—Three players are fighting it out for the role of goalkeeper: junior PJ Musico, sophomore Matthew Skoff, and freshman Eamon McAdam. “The goalies are just thrilled to work together,” Skoff says, “and we feed off each other.” If Gadowsky has any inkling as to which one will get the nod, he isn’t saying.

—The team, understandably, is very happy to be in the new Pegula Arena. “We’re very fortunate, very spoiled,” says Skoff. One of his favorite parts is the student section, which is directly behind the visiting team’s goalie. Says Skoff: “I feel bad for the opposing goaltender coming in here.”

—Penn State hockey is only in its second year as a varsity sport; it obviously doesn’t have the same tradition as teams like Michigan and Minnesota. But the Nittany Lions are hoping to surprise some people this year. According to defenseman Nate Jensen, “We like the underdog role.”

Tina Hay, editor

September 30, 2013 at 3:57 pm 1 comment

The Penn Stater Daily — Sept. 26, 2013

From news to features, your daily dose of everything Penn State.

Icebreaker: When I toured the Pegula Ice Arena back in February, Joe Battista ’83 painted an amazingly vivid picture of all the amenities (a synthetic practice rink! skate-repair rooms! Subway!) that had yet to be built. So checking out this slideshow, posted yesterday on pennlive.com, felt a little like deja vu. So cool to see it all come together.

Sorry, sunbathers: Construction on the HUB-Robeson Center is in full swing, and the bookstore is…on the lawn. While the Barnes and Noble-operated bookstore is undergoing renovations, 28 trailers on the HUB lawn will serve as the temporary location until July, giving former sunbathers and frisbee-lovers plenty of time to catch up on their reading.

Book talk: Speaking of books, two new titles from Penn Staters are making news. Chip Kidd’s latest, Go: A Kidd’s Guide to Graphic Design, is an intro to graphic design for kidds kids. “I was out of my comfort zone,” Kidd ’86 tells Wired mag in this Q&A. “but it helped me to rethink everything about graphic design again—never a bad thing.” Also, Penn State Harrisburg prof John Haddad‘s new book, America’s First Adventure in China, explores the origins of America’s relationship with China. Haddad researched the book during his Fulbright grant experience in China in 2010-11, where he taught American studies, pop culture and literature at the University of Hong Kong.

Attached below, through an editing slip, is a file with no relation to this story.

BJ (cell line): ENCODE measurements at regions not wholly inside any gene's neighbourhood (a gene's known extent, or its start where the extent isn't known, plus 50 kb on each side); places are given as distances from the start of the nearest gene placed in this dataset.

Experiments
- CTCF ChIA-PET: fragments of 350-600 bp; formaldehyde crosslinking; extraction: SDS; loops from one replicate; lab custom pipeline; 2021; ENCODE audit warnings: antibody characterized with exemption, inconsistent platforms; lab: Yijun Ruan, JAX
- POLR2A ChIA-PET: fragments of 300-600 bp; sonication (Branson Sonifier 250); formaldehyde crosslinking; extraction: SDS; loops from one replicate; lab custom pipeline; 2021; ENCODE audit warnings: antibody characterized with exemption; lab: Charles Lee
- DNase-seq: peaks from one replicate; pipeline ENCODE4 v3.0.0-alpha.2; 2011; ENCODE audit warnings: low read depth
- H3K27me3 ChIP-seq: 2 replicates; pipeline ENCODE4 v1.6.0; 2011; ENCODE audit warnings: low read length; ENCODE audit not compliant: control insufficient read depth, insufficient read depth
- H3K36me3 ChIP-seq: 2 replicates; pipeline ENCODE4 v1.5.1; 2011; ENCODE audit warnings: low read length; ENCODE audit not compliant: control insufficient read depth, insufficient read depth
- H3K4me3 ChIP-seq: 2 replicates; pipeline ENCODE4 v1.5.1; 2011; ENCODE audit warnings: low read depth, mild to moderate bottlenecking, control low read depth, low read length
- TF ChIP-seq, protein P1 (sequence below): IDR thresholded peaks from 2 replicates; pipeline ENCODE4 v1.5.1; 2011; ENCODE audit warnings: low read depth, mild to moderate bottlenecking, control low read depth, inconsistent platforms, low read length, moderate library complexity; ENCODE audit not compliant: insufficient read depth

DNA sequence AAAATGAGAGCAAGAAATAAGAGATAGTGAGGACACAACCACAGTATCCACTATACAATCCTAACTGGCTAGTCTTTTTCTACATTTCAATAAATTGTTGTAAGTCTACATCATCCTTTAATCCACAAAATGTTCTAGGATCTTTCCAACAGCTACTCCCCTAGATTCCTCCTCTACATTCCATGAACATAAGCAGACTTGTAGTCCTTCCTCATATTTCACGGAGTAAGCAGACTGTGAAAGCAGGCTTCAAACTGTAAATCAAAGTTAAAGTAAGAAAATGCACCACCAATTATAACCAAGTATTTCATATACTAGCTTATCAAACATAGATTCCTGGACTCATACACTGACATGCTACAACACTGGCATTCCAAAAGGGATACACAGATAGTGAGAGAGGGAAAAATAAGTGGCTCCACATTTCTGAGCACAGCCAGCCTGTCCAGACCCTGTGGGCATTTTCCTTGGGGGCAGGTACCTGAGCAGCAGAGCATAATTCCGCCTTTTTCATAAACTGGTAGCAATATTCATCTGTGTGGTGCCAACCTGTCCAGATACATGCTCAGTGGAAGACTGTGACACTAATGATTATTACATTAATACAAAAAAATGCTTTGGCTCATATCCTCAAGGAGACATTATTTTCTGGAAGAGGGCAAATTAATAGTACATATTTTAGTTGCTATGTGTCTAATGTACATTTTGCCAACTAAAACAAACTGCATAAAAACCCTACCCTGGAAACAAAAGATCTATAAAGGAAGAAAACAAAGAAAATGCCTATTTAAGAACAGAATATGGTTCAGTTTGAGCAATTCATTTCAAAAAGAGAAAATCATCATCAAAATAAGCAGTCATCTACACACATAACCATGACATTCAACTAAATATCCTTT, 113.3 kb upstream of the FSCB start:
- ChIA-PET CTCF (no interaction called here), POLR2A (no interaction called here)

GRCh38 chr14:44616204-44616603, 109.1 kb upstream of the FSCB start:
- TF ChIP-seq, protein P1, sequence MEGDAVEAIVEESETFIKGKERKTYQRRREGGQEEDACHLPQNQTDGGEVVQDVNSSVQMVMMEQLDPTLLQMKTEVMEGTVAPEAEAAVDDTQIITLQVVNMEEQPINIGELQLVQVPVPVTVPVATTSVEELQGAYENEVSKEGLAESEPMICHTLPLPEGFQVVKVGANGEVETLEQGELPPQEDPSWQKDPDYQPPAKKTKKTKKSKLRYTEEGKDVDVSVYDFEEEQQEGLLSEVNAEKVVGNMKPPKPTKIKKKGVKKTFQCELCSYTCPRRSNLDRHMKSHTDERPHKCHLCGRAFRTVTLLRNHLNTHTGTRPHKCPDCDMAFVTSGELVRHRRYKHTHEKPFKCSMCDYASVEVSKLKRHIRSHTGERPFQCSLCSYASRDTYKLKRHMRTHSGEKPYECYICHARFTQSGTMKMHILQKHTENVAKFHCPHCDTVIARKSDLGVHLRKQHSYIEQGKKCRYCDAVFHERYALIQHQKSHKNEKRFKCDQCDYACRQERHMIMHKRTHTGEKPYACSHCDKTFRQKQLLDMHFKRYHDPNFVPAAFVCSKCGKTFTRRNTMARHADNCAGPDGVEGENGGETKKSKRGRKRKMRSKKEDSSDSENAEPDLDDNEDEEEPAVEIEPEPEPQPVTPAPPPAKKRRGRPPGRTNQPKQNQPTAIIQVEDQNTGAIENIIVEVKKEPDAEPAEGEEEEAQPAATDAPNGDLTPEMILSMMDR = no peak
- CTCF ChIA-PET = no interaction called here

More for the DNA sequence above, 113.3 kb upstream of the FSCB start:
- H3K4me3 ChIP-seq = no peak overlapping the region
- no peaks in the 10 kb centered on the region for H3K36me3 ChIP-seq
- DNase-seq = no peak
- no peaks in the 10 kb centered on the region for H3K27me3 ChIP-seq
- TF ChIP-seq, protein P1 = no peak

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Sunrise, sunset: Mount Nittany (@MtNittany) has been sharing some fantastic photos on Twitter lately, like this lovely sunrise, taken by meteorology student Dakota Smith (@weatherdak). Almost makes you want to wake up early and see it in person, doesn’t it? Almost.

Mary Murphy, associate editor

September 26, 2013 at 11:05 am Leave a comment

A Sneak Peek at the Pegula Ice Arena

A panoramic view of the main rink. Photo by Tina Hay.

A panoramic view of the main rink. Photo by Tina Hay.

Back in October 2010, I visited Penn State to interview for this job. I’d never been to Happy Valley before, and the magazine’s class notes editor and ad manager, Julie Nelson ’86, was nice enough to give me the unofficial tour before I met the rest of the magazine staff.

Unfortunately, thanks to my pre-interview jitters, the tour was a confusing blur of buildings and street names (sorry, Julie). But I do remember Julie pointing out the future location of the Pegula Ice Arena. Back then the $88 million donation from Terry Pegula ’73 and wife Kim was the biggest news in town (ah, remember those days?), and I felt pretty cool later that evening when I could make small talk about the future venue with a waitress.

So, just over two years later, it was pretty surreal to find myself standing in the arena itself.